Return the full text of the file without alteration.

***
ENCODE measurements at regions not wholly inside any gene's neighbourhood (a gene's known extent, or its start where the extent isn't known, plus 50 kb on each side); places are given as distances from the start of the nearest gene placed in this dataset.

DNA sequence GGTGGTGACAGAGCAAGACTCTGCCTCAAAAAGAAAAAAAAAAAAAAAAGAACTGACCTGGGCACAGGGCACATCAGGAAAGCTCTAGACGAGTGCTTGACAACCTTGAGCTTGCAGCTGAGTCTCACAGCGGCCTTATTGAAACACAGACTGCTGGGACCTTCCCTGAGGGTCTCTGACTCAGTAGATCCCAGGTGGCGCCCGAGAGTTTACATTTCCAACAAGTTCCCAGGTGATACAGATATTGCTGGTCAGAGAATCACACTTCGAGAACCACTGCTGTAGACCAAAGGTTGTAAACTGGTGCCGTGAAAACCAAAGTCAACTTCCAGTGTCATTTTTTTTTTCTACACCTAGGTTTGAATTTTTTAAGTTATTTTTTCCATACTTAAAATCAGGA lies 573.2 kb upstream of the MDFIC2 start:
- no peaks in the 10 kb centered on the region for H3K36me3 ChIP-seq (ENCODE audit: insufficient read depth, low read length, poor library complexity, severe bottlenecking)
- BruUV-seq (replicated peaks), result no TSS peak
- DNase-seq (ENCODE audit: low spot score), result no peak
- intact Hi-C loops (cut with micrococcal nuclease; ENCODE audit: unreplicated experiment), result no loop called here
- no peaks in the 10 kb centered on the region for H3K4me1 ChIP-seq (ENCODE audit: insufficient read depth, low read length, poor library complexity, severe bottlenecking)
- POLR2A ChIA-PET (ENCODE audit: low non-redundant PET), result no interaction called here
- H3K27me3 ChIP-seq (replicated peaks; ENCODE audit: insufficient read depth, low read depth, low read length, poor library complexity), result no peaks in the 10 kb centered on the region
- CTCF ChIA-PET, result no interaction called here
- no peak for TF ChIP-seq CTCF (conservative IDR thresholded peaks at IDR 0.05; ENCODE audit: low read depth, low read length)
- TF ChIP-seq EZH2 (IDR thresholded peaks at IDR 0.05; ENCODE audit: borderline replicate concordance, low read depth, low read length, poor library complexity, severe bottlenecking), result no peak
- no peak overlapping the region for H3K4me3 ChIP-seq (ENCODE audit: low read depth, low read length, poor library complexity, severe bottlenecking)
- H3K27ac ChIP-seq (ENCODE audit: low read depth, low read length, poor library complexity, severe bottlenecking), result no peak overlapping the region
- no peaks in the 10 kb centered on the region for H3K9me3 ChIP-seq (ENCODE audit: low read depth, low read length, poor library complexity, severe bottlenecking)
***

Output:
ENCODE measurements at regions not wholly inside any gene's neighbourhood (a gene's known extent, or its start where the extent isn't known, plus 50 kb on each side); places are given as distances from the start of the nearest gene placed in this dataset.

DNA sequence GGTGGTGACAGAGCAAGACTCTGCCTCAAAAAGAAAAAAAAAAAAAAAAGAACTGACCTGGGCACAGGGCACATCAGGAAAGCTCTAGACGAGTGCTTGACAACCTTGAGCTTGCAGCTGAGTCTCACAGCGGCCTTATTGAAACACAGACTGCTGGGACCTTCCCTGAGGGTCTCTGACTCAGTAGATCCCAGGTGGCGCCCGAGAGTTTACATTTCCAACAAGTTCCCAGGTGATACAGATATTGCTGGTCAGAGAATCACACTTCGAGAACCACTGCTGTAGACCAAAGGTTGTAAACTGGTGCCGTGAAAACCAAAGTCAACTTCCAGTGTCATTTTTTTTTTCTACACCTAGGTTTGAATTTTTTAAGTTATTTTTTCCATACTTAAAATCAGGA lies 573.2 kb upstream of the MDFIC2 start:
- no peaks in the 10 kb centered on the region for H3K36me3 ChIP-seq (ENCODE audit: insufficient read depth, low read length, poor library complexity, severe bottlenecking)
- BruUV-seq (replicated peaks), result no TSS peak
- DNase-seq (ENCODE audit: low spot score), result no peak
- intact Hi-C loops (cut with micrococcal nuclease; ENCODE audit: unreplicated experiment), result no loop called here
- no peaks in the 10 kb centered on the region for H3K4me1 ChIP-seq (ENCODE audit: insufficient read depth, low read length, poor library complexity, severe bottlenecking)
- POLR2A ChIA-PET (ENCODE audit: low non-redundant PET), result no interaction called here
- H3K27me3 ChIP-seq (replicated peaks; ENCODE audit: insufficient read depth, low read depth, low read length, poor library complexity), result no peaks in the 10 kb centered on the region
- CTCF ChIA-PET, result no interaction called here
- no peak for TF ChIP-seq CTCF (conservative IDR thresholded peaks at IDR 0.05; ENCODE audit: low read depth, low read length)
- TF ChIP-seq EZH2 (IDR thresholded peaks at IDR 0.05; ENCODE audit: borderline replicate concordance, low read depth, low read length, poor library complexity, severe bottlenecking), result no peak
- no peak overlapping the region for H3K4me3 ChIP-seq (ENCODE audit: low read depth, low read length, poor library complexity, severe bottlenecking)
- H3K27ac ChIP-seq (ENCODE audit: low read depth, low read length, poor library complexity, severe bottlenecking), result no peak overlapping the region
- no peaks in the 10 kb centered on the region for H3K9me3 ChIP-seq (ENCODE audit: low read depth, low read length, poor library complexity, severe bottlenecking)